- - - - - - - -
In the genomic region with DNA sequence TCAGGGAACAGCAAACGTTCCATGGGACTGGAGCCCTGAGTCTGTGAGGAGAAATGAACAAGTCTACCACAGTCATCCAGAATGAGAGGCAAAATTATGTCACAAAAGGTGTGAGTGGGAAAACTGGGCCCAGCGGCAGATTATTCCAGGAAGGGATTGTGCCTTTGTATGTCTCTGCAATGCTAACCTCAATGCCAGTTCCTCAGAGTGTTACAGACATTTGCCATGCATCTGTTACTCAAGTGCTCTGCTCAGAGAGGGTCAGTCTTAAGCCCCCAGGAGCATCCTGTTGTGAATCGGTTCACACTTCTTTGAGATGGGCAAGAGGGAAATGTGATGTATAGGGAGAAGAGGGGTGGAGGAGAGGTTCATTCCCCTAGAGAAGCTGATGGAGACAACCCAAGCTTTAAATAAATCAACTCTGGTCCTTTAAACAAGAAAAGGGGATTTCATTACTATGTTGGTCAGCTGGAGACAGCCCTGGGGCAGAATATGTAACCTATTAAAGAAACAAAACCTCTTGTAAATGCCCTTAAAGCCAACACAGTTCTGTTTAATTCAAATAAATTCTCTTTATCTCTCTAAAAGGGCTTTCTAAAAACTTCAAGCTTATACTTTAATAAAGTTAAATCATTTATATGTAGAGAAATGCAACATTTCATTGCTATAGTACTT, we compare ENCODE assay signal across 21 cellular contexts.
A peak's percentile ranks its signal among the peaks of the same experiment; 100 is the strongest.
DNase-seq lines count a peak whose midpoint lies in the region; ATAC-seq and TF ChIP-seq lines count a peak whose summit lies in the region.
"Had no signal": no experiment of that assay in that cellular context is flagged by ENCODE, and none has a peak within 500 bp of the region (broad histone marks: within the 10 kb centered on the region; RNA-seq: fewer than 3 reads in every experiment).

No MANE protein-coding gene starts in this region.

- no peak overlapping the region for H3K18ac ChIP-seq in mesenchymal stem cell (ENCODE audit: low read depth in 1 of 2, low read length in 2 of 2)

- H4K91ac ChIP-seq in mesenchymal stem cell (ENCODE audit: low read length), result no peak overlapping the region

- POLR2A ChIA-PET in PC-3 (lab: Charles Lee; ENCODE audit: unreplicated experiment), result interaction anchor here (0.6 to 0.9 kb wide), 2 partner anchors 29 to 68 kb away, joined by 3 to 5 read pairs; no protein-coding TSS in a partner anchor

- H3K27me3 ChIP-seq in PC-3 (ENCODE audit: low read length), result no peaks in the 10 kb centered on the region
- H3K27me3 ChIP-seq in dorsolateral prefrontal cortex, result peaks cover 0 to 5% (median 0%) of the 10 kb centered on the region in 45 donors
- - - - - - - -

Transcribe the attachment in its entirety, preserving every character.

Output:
In the genomic region with DNA sequence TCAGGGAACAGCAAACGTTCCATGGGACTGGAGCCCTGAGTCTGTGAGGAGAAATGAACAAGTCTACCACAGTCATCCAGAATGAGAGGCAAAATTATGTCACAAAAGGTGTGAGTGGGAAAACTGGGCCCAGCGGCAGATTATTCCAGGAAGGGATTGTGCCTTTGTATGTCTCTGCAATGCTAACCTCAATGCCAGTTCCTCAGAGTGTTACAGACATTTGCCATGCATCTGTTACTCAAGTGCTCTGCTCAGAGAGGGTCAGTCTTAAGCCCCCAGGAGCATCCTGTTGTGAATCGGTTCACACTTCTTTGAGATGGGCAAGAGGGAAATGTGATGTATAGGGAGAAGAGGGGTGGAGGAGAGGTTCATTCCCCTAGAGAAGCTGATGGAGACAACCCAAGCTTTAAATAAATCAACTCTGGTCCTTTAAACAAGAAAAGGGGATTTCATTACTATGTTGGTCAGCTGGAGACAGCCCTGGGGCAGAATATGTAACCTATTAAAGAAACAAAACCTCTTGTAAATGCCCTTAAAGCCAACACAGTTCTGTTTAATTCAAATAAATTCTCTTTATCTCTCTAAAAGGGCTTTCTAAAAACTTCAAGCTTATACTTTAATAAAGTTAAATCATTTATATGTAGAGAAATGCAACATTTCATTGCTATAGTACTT, we compare ENCODE assay signal across 21 cellular contexts.
A peak's percentile ranks its signal among the peaks of the same experiment; 100 is the strongest.
DNase-seq lines count a peak whose midpoint lies in the region; ATAC-seq and TF ChIP-seq lines count a peak whose summit lies in the region.
"Had no signal": no experiment of that assay in that cellular context is flagged by ENCODE, and none has a peak within 500 bp of the region (broad histone marks: within the 10 kb centered on the region; RNA-seq: fewer than 3 reads in every experiment).

No MANE protein-coding gene starts in this region.

- no peak overlapping the region for H3K18ac ChIP-seq in mesenchymal stem cell (ENCODE audit: low read depth in 1 of 2, low read length in 2 of 2)

- H4K91ac ChIP-seq in mesenchymal stem cell (ENCODE audit: low read length), result no peak overlapping the region

- POLR2A ChIA-PET in PC-3 (lab: Charles Lee; ENCODE audit: unreplicated experiment), result interaction anchor here (0.6 to 0.9 kb wide), 2 partner anchors 29 to 68 kb away, joined by 3 to 5 read pairs; no protein-coding TSS in a partner anchor

- H3K27me3 ChIP-seq in PC-3 (ENCODE audit: low read length), result no peaks in the 10 kb centered on the region
- H3K27me3 ChIP-seq in dorsolateral prefrontal cortex, result peaks cover 0 to 5% (median 0%) of the 10 kb centered on the region in 45 donors